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Coconut Oil Is Not a Safe Alternative to Sunscreen! 5 Popular Consumer Product Myths Debunked

The bad consumer advice you get on the internet can be divisive, costly, and even unsafe.
 
 
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Nobody knows when the first piece of bad advice was published on the Internet, but over time questionable consumer information has certainly taken hold. Dubious products, like weight-loss pills and water-fueled cars have been the rage at times, luring people into wasting their money on them. But along with the more obvious scams comes fishy advice that may be from anyone from well-meaning friends with homespun solutions to zealots with agendas to push.

We scoured the Internet looking for the questionable advice that’s currently trending on blogs and message boards. And while we found hundreds of bad tips and inaccurate reports, these five seem to be the most often repeated and, unfortunately, believed. Here’s our comeback to these suspicious claims.

1. Muslims are trying to keep pork products out of Subway restaurants. The Internet is rife with chain mails and conspiracy websites which claim that Muslims are pressuring Subway restaurants to stop selling ham and bacon. The original sources of this conspiracy theory were Great Britain’s conservative Daily Mail newspaper, the Islamaphobic website Jihad Watch, and right-wing talk radio shows. Right now, this claim is again propagating on Facebook and Twitter feeds, and stirring up a lot of anger. 

While it’s not true that Muslims are demanding Subway drop pork products, it has been Subway’s corporate policy to allow its franchisees to make menu substitutions in areas where a large segment of consumers have religious dietary restrictions. For example, many Subway franchises in India do not sell meat products at all, while others don’t sell beef and pork. There are also kosher Subway franchises in the U.S. and elsewhere that don’t carry pork products and don’t serve cheese or other dairy products with meat. There are also hundreds of Subway shops outside the U.S. that cater to Muslim dietary restrictions, including only allowing meat from certified halal suppliers. To date, there are no halal Subway franchises in the U.S. and no evidence that any Muslim group has pressured the fast-food chain into removing pork products from its menu.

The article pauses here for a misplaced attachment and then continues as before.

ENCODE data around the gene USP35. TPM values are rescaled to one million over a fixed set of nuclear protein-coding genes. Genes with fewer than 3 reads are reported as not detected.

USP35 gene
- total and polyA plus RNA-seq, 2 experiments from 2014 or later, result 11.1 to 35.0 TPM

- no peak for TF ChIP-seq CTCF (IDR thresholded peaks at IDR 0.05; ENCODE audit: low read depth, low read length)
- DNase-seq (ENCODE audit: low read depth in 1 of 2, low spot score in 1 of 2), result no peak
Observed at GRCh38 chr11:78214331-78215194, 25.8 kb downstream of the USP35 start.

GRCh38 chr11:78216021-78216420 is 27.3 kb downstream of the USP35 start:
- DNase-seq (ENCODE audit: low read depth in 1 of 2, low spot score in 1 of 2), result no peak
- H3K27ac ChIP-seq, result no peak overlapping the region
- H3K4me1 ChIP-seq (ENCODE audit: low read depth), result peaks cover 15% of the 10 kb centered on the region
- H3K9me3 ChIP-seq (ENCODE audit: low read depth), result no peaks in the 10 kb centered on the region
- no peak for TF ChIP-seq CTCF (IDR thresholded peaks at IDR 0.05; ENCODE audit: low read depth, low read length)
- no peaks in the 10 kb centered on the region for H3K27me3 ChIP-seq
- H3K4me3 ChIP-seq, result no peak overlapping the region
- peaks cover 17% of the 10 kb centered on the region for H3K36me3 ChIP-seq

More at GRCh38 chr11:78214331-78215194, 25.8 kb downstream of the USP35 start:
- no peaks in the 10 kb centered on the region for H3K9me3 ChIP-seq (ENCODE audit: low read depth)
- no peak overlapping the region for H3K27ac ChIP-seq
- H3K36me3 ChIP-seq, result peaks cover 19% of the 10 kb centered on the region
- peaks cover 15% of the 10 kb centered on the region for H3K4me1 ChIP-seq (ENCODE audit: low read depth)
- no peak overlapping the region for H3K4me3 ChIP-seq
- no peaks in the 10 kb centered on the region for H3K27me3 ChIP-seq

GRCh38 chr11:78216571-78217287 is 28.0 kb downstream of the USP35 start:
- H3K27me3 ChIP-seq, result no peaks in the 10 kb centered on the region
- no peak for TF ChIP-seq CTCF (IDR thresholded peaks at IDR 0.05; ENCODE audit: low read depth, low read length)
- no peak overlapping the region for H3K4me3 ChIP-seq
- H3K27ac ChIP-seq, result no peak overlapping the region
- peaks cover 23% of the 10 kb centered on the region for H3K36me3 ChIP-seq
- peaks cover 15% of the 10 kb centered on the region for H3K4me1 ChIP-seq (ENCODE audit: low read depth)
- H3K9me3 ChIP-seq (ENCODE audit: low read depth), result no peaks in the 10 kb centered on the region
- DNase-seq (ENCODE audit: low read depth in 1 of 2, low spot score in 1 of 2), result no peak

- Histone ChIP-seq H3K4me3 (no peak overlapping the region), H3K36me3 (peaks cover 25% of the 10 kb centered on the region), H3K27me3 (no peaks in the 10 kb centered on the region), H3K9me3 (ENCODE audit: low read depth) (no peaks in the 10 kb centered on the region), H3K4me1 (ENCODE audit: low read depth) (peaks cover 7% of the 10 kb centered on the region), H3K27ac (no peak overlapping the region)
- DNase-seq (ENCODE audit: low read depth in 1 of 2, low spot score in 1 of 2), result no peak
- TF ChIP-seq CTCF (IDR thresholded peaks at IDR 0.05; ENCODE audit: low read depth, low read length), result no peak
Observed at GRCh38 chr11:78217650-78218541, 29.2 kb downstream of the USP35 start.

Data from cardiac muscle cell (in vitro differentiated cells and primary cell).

2. Coconut oil is a safer alternative to sunscreen. Coconut oil is the natural, healthy oil du jour, but some people take its benefits way too far – and listening to their advice can be downright dangerous. Alternative health websites and blogs that tout natural alternatives to common household products are now promoting pure, organic coconut oil as a safer alternative to sunscreen (some of which contain oxybenzone and retinyl palminate, which may pose some health risks). These sites maintain that coconut oil is a great way to get a healthy tan and Vitamin D from the sun without the risk of burning. 

But, as any dermatologist will tell you, no tan is a healthy tan; any prolonged exposure to ultraviolet rays damages skin cells, even if you don’t burn. Moreover, coconut does not provide a notable Sun Protection Factor (SPF). So, exposing yourself to the sun after slathering yourself with it is really not much better than putting no skin protectant on at all.

This advice can be especially dangerous when it comes to infants, who are more susceptible to the sun’s rays. For example, while it’s true that the contents of sunscreen may be too harsh for infants, coconut oil is an unsafe alternative because they don’t get the protection they need. Instead infants, especially those with lighter complexions, should be kept out of direct sunlight, as their skin is thinner and may possess far too little melanin to provide natural sun protection.

If you’re concerned about sun safety as well as the safety of sunscreen products, visit the Environmental Working Group’s website. It contains helpful advice on how to pick the safest, most effective sunscreens and information on the hidden damage of the sun's ultraviolet rays.

 
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